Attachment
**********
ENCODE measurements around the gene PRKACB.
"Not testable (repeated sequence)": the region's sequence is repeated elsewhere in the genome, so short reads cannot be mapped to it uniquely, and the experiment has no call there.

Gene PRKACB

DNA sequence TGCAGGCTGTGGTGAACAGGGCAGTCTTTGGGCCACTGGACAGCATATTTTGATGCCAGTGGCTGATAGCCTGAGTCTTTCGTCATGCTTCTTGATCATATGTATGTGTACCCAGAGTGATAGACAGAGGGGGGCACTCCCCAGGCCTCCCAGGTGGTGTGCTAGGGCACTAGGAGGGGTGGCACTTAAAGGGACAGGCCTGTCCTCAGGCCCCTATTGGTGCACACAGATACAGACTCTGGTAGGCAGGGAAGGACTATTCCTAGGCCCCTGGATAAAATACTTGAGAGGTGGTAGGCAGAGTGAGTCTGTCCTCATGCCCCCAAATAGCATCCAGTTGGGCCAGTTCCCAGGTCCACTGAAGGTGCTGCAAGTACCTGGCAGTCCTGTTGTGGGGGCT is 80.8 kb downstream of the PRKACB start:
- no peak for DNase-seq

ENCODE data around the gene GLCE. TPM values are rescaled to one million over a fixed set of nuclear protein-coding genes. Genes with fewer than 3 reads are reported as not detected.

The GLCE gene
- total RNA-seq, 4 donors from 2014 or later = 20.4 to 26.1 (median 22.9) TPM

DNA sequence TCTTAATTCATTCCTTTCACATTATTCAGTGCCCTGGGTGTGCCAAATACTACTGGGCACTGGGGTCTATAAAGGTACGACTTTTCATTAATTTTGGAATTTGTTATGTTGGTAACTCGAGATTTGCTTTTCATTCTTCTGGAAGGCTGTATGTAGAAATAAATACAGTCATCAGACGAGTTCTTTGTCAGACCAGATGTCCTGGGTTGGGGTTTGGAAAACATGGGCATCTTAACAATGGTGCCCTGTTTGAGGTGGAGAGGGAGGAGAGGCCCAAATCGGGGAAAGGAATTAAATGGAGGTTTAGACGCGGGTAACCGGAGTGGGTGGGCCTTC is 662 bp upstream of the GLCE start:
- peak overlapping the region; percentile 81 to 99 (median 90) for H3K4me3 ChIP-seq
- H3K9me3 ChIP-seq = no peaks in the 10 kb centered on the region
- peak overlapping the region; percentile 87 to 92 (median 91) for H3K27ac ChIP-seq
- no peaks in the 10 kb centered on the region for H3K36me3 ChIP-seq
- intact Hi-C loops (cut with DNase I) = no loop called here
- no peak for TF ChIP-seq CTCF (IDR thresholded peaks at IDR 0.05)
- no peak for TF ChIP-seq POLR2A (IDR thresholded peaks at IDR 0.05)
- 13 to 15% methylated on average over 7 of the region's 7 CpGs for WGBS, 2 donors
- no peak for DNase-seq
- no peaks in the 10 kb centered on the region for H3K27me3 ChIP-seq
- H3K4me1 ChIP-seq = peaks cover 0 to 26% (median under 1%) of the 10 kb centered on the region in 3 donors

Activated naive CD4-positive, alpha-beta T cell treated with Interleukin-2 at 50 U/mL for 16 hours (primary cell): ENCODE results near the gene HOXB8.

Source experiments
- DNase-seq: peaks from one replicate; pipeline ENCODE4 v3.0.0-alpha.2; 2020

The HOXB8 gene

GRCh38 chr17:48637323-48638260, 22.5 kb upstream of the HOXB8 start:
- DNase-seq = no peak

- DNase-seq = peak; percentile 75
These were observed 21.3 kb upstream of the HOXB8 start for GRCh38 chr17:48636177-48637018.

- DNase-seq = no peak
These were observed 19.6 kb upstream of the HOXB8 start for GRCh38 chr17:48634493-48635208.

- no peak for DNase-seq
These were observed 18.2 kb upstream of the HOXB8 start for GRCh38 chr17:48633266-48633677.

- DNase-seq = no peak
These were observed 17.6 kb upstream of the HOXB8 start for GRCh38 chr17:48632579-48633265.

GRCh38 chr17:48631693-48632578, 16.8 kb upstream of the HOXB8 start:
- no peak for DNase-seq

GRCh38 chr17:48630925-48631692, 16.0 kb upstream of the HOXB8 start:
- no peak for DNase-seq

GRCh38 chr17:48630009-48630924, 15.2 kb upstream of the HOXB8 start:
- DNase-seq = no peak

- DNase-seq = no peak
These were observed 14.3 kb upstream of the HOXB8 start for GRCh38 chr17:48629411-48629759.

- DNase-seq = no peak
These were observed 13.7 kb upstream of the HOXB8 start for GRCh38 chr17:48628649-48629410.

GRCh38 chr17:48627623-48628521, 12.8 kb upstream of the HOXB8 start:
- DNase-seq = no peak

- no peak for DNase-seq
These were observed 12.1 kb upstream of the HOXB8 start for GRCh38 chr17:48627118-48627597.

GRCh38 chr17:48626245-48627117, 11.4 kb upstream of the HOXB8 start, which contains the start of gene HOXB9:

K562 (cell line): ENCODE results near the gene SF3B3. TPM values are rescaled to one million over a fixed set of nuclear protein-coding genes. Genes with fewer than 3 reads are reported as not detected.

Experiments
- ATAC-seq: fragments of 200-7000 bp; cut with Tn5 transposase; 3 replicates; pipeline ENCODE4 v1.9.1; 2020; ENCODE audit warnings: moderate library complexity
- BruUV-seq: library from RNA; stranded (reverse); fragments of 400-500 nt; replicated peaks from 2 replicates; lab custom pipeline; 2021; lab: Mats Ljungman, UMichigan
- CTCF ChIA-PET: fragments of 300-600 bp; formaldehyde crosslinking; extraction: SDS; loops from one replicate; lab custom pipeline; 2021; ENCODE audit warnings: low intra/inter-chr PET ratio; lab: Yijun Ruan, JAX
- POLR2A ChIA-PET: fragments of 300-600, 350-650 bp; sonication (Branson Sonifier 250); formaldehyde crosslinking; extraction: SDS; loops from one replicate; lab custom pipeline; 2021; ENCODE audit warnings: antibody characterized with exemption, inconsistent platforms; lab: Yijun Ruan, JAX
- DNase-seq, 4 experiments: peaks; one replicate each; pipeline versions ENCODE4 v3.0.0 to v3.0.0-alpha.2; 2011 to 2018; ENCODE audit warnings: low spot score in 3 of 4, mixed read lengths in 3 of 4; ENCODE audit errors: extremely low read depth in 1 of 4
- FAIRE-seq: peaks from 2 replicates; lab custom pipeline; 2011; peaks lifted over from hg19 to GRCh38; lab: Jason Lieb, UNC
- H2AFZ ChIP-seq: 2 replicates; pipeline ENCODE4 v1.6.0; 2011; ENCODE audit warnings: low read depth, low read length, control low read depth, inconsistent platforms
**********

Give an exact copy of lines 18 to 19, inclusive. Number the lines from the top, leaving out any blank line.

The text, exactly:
- no peak for DNase-seq
- no peaks in the 10 kb centered on the region for H3K27me3 ChIP-seq